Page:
That’s why I kind of wrapped it in a concept called Work Out Loud because I think it can help you put into perspective what to share. It’s not a hundred percent important to only share the progression of your game. Progression is great and it’s one of the easiest things to share because it’s exciting. As a developer, when you make a new art piece or you add a new mechanic, it’s fun to share that off because you feel accomplished and you want to share it with other people. The actual act of Working Out Loud on social media can be very beneficial.
For example, it doesn’t have to be all game related. It doesn’t have to all be game progress or game related. You can take a picture of a coffee next to your code and just say, “It’s one of those days” or something. You can do all kinds of different things by taking your work and putting it out on some of these social platforms. There are plenty of examples out there. My recommendation to anyone that wants to do this is to go on Twitter—Twitter is a great place to go because of how they have their search laid out. Search #gamedev and #indiegamedev and all the different hashtags related to indie game development and just look at what people post.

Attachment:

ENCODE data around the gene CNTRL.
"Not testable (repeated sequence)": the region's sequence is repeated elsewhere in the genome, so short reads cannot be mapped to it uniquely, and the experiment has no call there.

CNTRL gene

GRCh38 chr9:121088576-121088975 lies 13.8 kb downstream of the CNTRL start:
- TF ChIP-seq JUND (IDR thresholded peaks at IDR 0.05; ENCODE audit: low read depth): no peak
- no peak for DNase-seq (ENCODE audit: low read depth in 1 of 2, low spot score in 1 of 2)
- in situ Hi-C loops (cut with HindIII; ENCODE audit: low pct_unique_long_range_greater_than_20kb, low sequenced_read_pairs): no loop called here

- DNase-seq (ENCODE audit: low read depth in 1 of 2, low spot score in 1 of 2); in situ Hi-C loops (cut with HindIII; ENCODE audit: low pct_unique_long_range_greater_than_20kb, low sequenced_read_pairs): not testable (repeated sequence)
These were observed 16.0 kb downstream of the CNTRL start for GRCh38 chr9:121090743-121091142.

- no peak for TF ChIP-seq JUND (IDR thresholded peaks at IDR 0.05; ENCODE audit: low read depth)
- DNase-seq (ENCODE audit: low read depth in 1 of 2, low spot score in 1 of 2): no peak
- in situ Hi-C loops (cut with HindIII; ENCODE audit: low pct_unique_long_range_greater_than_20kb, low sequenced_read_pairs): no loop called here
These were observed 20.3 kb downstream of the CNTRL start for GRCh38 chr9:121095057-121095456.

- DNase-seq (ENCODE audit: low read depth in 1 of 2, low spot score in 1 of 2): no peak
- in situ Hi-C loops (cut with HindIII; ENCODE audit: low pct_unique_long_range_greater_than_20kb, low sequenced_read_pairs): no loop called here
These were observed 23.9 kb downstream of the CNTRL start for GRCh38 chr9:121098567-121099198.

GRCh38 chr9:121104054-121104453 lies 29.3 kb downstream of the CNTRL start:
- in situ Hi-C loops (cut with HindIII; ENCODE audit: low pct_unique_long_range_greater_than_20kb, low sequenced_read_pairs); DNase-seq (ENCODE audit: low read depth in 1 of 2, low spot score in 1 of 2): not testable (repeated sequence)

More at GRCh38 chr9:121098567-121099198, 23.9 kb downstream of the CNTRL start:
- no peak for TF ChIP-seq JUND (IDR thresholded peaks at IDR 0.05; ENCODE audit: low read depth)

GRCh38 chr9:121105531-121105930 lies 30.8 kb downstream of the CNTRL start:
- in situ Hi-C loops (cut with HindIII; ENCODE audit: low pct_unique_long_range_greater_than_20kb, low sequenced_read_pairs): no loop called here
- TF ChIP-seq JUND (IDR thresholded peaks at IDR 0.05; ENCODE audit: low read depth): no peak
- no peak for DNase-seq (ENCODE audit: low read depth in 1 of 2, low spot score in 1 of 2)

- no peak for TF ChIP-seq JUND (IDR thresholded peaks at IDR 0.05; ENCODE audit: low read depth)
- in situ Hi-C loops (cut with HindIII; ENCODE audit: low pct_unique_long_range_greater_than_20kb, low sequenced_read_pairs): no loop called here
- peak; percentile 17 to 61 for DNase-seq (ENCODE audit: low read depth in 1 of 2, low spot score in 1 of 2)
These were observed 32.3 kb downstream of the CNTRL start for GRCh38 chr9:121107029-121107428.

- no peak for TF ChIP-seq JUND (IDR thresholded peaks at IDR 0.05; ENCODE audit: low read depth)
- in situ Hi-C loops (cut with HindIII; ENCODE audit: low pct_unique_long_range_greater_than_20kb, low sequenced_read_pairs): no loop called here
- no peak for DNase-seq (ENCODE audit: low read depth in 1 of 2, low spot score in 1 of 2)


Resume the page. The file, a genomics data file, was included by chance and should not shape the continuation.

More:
Many times, it’s screenshots or animated gifs. I want you to actually click on the profiles of some of these people, go through their recent tweets, and find some people that you really like. You can use them as models, sometimes you can even copy what they’re doing, piece for piece of content. If you have any restrictions or you’re worried about, “Oh this is stupid.” Find someone that continually posts and post the same kind of content.
If they post an animated gif of their little dude moving, running, and jumping, do that with yours. If they post a cool little quote from one of their characters, do that with yours. That’s a really simple way to get out of your head and understand the kind of stuff to post. After you do this for a while, it actually gets easy. Sharing becomes second nature and it’s a lot simpler than it sounds.
Keep the concept in mind. If you work out loud, you have to do this stuff. You have to share what you’re working on continuously. If you remind yourself of that every day, I think it’ll be a lot more beneficial to you in the long run than trying to do marketing for your game. Don’t let it get to the point where two weeks before launching you realize, “Shit! I haven’t done any marketing! What do I do? Where do I go? What do I post?”
You have to look at it as an integrated form of marketing and development. You create this unison of development and marketing together. It’s really effective from a mental standpoint. Letting people watch you trying to make a game is also effective from a marketing standpoint because you’re giving people an inside look into how your game is being developed. They will then be involved emotionally in your game when it finally comes out.
That’s all I have on that concept, I hope you found it useful. If you have any ideas, opinions, or comments on this, please leave a comment below, I would love to hear from you.